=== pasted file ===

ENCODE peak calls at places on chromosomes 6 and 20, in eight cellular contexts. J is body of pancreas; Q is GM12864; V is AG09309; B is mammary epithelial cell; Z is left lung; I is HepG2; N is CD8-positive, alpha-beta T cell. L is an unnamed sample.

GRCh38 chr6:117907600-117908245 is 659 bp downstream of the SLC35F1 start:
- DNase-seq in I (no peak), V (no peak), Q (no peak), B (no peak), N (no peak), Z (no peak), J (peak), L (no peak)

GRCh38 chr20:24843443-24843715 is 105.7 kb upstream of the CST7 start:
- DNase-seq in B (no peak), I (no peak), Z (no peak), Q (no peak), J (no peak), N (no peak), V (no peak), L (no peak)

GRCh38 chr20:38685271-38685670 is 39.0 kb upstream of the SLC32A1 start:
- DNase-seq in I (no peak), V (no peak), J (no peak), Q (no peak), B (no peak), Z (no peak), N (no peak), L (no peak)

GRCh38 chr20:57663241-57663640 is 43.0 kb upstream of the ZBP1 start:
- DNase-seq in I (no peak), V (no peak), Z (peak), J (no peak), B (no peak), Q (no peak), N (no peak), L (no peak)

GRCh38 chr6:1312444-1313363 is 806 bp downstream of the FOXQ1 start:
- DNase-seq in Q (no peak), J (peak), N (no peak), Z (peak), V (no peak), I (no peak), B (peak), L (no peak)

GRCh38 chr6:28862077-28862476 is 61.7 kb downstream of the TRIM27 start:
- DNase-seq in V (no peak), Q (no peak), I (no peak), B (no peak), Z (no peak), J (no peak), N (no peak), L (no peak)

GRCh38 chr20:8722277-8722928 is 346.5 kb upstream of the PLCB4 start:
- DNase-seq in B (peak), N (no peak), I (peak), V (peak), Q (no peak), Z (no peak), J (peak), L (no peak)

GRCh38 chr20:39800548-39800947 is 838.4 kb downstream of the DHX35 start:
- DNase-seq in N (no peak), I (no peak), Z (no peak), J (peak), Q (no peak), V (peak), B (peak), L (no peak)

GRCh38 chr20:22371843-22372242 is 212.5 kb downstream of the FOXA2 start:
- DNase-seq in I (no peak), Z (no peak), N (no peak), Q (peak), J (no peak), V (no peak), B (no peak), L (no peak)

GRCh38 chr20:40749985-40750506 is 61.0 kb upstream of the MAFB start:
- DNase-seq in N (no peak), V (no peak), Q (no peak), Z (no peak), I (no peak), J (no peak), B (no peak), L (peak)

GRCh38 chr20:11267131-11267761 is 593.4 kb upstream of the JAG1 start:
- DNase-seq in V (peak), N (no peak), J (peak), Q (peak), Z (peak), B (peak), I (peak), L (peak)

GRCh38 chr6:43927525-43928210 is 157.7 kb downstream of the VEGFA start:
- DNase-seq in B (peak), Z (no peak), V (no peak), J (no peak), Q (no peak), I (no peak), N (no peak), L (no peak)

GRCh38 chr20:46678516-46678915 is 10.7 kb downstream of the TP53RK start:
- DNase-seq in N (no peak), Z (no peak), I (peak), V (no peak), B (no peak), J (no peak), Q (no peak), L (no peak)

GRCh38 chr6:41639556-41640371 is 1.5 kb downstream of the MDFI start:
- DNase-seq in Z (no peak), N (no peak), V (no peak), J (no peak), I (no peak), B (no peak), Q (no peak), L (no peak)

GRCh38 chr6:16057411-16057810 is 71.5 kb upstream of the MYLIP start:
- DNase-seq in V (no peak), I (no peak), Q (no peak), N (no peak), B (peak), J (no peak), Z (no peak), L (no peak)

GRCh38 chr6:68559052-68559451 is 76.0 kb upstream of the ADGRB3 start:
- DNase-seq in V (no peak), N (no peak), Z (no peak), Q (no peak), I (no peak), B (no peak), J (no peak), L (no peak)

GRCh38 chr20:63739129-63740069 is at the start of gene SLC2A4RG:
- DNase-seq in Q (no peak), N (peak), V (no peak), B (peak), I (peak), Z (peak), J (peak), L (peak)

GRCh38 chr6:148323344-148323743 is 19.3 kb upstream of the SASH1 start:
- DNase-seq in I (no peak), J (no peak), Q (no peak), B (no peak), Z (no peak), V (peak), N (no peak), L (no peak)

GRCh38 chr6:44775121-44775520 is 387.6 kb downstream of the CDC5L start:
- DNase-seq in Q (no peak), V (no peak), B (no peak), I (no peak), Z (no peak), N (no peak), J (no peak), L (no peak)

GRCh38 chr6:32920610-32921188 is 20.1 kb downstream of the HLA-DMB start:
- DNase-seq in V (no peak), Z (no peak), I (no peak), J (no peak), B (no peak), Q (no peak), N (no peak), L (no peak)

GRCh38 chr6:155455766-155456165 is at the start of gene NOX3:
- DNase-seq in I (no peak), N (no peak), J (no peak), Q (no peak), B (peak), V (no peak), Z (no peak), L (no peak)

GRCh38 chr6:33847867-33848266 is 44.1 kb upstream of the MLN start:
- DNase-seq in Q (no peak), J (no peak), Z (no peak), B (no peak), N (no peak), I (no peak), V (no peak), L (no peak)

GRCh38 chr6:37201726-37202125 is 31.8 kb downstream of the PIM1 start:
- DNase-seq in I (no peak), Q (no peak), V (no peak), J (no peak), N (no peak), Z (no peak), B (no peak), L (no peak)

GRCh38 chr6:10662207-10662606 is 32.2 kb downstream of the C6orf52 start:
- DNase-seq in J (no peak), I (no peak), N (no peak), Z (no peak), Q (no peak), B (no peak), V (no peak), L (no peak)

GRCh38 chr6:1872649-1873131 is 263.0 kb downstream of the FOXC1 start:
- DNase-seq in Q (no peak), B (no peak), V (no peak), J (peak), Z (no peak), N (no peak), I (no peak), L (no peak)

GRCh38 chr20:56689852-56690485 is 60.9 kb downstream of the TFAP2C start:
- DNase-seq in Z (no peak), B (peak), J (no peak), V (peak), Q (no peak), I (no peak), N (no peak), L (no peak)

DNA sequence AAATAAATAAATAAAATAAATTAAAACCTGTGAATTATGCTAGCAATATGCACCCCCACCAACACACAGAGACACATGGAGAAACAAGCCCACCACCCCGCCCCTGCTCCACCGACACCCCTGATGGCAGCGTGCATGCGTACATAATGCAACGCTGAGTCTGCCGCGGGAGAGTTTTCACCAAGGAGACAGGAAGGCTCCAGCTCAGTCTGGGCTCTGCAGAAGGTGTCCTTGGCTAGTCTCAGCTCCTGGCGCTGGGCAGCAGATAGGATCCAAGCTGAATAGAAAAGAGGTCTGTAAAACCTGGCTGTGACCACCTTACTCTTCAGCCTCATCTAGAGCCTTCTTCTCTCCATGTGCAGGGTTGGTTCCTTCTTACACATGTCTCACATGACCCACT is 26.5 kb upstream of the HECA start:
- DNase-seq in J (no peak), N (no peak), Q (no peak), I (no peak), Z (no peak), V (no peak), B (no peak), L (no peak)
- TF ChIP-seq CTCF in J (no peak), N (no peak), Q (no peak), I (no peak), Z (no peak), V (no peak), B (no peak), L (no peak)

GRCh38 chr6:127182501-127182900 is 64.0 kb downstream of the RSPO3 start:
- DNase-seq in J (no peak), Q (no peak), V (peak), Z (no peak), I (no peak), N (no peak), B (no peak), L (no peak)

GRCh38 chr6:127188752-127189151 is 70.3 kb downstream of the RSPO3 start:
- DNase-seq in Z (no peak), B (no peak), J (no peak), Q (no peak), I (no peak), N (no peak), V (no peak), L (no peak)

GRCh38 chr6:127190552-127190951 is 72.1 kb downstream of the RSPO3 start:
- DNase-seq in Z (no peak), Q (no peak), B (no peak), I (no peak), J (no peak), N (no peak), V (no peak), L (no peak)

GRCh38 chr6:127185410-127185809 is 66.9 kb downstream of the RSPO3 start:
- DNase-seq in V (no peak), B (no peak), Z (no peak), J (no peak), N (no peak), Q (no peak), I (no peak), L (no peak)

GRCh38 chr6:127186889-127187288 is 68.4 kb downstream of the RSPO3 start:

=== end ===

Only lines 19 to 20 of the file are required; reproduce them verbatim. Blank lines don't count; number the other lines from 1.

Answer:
- DNase-seq in I (no peak), Z (no peak), N (no peak), Q (peak), J (no peak), V (no peak), B (no peak), L (no peak)

GRCh38 chr20:40749985-40750506 is 61.0 kb upstream of the MAFB start: